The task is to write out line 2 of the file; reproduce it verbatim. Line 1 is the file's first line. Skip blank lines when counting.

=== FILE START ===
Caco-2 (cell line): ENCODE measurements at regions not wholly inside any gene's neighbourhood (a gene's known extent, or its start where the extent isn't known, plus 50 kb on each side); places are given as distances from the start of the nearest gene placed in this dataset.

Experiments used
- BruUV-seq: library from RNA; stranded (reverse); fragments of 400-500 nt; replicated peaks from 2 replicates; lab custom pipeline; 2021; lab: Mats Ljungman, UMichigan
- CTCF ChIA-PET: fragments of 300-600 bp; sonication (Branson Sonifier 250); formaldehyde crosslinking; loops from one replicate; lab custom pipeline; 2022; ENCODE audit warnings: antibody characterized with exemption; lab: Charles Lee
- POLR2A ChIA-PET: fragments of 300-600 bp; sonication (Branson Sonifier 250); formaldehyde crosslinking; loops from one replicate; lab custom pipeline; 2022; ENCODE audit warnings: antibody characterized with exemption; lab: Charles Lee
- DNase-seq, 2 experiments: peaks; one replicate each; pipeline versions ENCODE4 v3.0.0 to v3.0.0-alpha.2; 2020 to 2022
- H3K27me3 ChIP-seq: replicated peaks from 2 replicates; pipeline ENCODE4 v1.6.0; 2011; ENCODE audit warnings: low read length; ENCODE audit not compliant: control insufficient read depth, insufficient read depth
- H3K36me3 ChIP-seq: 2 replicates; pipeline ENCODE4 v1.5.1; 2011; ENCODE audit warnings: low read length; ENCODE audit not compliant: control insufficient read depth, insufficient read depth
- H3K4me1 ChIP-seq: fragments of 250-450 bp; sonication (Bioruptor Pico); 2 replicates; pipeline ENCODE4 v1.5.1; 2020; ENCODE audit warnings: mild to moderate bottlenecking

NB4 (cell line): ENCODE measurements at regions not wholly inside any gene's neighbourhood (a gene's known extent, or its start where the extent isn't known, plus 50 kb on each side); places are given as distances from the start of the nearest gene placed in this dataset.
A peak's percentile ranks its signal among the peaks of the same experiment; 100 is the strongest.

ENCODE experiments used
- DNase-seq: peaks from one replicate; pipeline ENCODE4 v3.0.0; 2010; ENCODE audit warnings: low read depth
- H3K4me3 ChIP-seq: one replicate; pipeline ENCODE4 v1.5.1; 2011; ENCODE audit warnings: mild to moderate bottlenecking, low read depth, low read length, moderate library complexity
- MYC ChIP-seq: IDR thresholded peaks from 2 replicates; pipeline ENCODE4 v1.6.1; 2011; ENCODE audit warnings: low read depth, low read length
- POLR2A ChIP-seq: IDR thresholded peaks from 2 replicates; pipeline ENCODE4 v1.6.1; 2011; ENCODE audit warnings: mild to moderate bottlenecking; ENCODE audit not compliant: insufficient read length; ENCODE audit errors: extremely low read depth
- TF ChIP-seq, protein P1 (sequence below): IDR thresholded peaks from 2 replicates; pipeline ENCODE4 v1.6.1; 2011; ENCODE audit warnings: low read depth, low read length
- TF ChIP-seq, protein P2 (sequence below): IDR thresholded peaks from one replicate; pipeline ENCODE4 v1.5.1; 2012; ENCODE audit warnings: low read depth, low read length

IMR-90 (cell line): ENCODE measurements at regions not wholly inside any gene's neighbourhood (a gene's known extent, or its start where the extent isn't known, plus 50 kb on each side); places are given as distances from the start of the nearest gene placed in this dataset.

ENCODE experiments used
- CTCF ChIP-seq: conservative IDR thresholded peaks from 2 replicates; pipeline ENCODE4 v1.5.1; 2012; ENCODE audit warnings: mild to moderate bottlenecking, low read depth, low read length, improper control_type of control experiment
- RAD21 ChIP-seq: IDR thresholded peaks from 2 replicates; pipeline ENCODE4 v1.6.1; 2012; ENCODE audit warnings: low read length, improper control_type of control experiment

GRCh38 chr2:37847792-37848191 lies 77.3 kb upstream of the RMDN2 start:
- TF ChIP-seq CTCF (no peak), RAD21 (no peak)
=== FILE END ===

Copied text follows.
Experiments used